Dress Code

You may remember the PwC high heels scandal of 2016 where a female employee was sent home for failing to wear heels that were 2-4 inches high. Like any moment of national outrage, petitions were launched and a shift in attitude/law was expected.

Dress Code Guidance Released

Well, after hearing evidence from hundreds of women who have been made to wear a different uniform to male colleagues, the government has released its new guidance. As with the gender pay-gap reporting regulations and the Taylor Report, the guidance lacks teeth.

In what is increasingly becoming a pattern of window dressing, the guidance stops short of imposing any sanctions for detrimental treatment or unfavourable treatment. Instead, it opts for phrasing such as:“Dress policies for men and women do not have to be identical, but standards imposed should be equivalent. Dress codes must not be a source of harassment by colleagues or customers, for example, women being expected to dress in a provocative manner.”

The current trend, whether through pay gap reporting, employment status or dress codes is to get the private sector to regulate itself. The problem here is that different businesses have different ideas of what is and is not fair or ethical, resulting in a scattergun, ununified approach to the issues.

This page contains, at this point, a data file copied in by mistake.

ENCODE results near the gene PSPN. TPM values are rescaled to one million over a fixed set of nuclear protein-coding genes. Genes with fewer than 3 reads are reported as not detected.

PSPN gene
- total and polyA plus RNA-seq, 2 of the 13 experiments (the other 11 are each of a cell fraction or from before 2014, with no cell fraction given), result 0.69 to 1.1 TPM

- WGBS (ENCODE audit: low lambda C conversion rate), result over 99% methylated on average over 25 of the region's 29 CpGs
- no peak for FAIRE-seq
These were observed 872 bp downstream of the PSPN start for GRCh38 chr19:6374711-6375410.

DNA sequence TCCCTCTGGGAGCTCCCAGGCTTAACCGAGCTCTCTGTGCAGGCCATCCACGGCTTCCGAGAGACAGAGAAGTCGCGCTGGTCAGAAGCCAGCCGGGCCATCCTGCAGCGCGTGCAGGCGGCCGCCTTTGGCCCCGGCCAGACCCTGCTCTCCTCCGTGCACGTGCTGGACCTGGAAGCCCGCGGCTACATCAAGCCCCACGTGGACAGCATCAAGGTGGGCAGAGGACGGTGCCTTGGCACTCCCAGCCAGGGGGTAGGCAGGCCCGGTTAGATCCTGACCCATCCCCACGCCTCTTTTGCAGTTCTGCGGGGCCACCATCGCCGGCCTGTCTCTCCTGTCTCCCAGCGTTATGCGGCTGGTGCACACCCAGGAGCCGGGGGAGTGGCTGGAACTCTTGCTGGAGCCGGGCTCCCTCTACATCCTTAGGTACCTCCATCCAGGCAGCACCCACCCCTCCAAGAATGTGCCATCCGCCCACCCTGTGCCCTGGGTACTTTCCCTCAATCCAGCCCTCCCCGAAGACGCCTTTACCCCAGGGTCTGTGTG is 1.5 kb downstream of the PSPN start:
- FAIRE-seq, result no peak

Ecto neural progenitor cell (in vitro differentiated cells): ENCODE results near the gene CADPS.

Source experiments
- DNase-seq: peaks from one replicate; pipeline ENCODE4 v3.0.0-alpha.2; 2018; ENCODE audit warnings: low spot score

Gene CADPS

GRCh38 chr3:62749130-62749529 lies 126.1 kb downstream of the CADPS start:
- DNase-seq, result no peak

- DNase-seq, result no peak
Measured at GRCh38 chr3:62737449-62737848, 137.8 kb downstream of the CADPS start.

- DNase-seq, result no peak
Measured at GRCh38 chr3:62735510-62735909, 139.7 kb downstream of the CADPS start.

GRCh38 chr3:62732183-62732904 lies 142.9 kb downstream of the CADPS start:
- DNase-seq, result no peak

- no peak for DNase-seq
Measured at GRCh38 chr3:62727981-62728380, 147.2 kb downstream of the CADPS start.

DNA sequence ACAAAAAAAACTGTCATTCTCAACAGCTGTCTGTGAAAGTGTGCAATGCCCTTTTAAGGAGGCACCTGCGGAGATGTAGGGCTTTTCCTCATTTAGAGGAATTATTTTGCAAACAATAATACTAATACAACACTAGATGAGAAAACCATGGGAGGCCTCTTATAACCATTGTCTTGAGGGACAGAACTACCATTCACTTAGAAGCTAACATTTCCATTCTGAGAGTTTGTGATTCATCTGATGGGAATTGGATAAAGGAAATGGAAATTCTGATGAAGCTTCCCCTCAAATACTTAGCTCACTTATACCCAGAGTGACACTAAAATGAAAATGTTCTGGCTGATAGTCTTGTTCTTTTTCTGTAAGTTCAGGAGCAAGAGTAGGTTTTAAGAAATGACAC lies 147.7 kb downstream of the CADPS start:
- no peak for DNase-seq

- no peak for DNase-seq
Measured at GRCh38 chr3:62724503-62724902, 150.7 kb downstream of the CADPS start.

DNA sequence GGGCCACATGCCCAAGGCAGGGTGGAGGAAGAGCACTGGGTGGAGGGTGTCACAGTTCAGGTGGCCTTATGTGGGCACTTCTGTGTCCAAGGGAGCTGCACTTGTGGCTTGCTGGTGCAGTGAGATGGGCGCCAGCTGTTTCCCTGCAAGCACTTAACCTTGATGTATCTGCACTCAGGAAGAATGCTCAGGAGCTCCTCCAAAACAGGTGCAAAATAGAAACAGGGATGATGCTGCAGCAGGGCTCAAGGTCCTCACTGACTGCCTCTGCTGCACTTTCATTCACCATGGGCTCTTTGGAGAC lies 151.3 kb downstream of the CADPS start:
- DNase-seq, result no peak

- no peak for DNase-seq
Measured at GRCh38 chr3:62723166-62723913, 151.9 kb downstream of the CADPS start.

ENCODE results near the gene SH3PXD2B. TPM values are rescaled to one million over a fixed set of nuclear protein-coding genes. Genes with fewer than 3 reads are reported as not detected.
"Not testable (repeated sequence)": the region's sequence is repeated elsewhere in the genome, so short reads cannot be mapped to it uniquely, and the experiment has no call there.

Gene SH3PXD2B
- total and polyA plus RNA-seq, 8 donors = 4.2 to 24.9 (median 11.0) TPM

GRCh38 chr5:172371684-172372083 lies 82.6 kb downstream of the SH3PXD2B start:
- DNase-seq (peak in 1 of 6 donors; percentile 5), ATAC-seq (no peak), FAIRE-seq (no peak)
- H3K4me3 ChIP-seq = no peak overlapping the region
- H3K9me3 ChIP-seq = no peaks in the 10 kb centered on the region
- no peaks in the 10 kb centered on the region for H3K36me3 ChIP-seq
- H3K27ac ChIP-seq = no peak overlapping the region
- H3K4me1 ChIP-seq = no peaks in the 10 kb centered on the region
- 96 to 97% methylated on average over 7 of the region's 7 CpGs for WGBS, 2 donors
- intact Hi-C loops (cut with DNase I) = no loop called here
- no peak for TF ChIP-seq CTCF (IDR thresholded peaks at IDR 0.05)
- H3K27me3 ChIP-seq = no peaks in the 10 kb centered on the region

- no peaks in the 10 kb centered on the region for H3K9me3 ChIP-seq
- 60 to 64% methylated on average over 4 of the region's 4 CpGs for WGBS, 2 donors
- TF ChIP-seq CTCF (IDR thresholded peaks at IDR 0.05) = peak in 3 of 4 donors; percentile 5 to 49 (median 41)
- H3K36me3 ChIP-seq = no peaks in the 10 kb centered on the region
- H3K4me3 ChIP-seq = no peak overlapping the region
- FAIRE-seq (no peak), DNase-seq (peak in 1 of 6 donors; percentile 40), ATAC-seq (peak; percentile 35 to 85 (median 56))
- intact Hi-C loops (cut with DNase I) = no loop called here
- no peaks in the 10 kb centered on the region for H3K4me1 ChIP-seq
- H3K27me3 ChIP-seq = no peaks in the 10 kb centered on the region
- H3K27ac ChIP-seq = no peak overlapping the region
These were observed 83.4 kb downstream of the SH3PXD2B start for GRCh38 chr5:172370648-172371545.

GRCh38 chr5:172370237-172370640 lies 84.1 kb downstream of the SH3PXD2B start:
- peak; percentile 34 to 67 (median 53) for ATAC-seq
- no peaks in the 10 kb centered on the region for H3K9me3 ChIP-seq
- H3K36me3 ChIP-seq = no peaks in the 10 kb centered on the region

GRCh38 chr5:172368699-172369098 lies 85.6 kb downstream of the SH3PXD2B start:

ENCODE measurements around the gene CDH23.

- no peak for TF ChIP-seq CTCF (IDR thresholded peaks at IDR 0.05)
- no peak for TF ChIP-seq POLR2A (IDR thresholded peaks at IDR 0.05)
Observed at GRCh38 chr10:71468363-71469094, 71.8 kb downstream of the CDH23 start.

ACAS will be releasing further guidance later this year but without altering the Equality Act or introducing new regulations with enforceable rights it is hard to see how this guidance will have any real impact.

This report coincides with news that a Jazz Bar in Shoreditch (eurgh) was looking for waitresses who were attractive (double eurgh) and able to serve food & drink wearing high heels (triple eurgh). Such wishy-washy guidance will not address entrenched – and sometimes subconscious – views that form part of society’s everyday sexism.